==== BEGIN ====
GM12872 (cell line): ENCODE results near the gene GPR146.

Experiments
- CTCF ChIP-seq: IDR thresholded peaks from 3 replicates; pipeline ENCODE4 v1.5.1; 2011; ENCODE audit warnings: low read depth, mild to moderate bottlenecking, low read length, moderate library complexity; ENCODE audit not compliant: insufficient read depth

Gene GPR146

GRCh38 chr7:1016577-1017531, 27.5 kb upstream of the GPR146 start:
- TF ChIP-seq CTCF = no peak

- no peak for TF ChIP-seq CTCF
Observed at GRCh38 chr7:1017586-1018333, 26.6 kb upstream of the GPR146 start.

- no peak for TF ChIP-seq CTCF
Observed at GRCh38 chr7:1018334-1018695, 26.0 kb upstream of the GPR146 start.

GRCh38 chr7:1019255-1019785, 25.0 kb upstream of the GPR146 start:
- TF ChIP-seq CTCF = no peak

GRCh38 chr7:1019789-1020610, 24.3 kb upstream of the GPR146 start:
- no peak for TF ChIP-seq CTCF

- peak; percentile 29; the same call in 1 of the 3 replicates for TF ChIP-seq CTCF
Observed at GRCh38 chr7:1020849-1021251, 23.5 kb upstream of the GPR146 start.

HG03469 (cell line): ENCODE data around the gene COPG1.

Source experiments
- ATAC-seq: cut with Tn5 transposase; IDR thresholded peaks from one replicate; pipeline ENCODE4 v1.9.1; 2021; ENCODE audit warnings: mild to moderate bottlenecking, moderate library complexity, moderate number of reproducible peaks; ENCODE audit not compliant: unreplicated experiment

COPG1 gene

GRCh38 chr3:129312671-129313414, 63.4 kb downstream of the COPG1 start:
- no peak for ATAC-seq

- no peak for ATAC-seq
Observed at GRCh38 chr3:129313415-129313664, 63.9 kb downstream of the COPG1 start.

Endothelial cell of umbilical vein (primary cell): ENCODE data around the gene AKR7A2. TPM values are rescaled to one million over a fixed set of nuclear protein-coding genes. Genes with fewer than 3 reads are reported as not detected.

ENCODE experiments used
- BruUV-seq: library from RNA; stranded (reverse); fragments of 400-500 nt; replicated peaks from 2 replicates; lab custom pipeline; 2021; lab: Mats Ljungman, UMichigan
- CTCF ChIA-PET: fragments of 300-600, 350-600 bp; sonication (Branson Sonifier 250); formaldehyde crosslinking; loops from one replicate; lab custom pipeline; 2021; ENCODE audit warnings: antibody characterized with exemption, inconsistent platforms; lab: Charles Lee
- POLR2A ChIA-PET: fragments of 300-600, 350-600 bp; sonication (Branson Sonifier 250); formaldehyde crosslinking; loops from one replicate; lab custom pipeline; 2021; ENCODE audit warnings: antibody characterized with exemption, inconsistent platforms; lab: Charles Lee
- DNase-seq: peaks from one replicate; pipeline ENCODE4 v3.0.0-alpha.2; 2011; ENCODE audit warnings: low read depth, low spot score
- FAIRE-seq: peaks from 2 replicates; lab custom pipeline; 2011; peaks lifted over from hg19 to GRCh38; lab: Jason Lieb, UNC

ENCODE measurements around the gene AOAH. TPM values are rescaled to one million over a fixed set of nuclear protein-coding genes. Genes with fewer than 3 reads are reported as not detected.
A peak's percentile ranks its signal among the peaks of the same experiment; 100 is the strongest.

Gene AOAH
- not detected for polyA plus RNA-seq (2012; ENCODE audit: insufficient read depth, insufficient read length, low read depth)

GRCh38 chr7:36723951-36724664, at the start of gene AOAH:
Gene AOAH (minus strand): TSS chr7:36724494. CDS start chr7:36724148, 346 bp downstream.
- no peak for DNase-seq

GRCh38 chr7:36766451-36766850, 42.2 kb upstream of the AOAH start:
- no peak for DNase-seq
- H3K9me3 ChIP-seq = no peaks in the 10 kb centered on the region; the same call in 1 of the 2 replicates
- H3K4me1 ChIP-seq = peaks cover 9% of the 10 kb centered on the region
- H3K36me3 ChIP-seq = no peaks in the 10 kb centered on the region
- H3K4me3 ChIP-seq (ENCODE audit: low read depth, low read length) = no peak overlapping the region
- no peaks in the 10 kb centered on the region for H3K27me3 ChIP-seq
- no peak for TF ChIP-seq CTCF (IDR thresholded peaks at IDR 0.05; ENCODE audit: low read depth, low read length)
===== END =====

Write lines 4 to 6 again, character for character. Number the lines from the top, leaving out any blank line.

Gene GPR146

GRCh38 chr7:1016577-1017531, 27.5 kb upstream of the GPR146 start:
- TF ChIP-seq CTCF = no peak